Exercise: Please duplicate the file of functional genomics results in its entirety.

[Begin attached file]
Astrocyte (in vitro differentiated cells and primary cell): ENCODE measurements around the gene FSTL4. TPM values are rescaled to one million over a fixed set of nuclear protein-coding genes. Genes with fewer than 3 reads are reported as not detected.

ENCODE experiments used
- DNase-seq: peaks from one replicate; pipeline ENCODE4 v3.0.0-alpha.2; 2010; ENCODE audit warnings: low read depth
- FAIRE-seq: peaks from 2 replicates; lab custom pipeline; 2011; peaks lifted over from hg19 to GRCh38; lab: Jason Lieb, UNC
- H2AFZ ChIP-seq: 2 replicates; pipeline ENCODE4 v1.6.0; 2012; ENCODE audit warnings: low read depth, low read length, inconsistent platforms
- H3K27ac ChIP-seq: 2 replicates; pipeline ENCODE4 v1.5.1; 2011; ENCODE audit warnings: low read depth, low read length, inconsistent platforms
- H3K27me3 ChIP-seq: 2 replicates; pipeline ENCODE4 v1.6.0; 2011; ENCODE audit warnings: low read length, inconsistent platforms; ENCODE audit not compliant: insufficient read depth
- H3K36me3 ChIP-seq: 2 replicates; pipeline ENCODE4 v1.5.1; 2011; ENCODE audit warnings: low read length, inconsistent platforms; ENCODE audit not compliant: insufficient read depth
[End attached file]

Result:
Astrocyte (in vitro differentiated cells and primary cell): ENCODE measurements around the gene FSTL4. TPM values are rescaled to one million over a fixed set of nuclear protein-coding genes. Genes with fewer than 3 reads are reported as not detected.

ENCODE experiments used
- DNase-seq: peaks from one replicate; pipeline ENCODE4 v3.0.0-alpha.2; 2010; ENCODE audit warnings: low read depth
- FAIRE-seq: peaks from 2 replicates; lab custom pipeline; 2011; peaks lifted over from hg19 to GRCh38; lab: Jason Lieb, UNC
- H2AFZ ChIP-seq: 2 replicates; pipeline ENCODE4 v1.6.0; 2012; ENCODE audit warnings: low read depth, low read length, inconsistent platforms
- H3K27ac ChIP-seq: 2 replicates; pipeline ENCODE4 v1.5.1; 2011; ENCODE audit warnings: low read depth, low read length, inconsistent platforms
- H3K27me3 ChIP-seq: 2 replicates; pipeline ENCODE4 v1.6.0; 2011; ENCODE audit warnings: low read length, inconsistent platforms; ENCODE audit not compliant: insufficient read depth
- H3K36me3 ChIP-seq: 2 replicates; pipeline ENCODE4 v1.5.1; 2011; ENCODE audit warnings: low read length, inconsistent platforms; ENCODE audit not compliant: insufficient read depth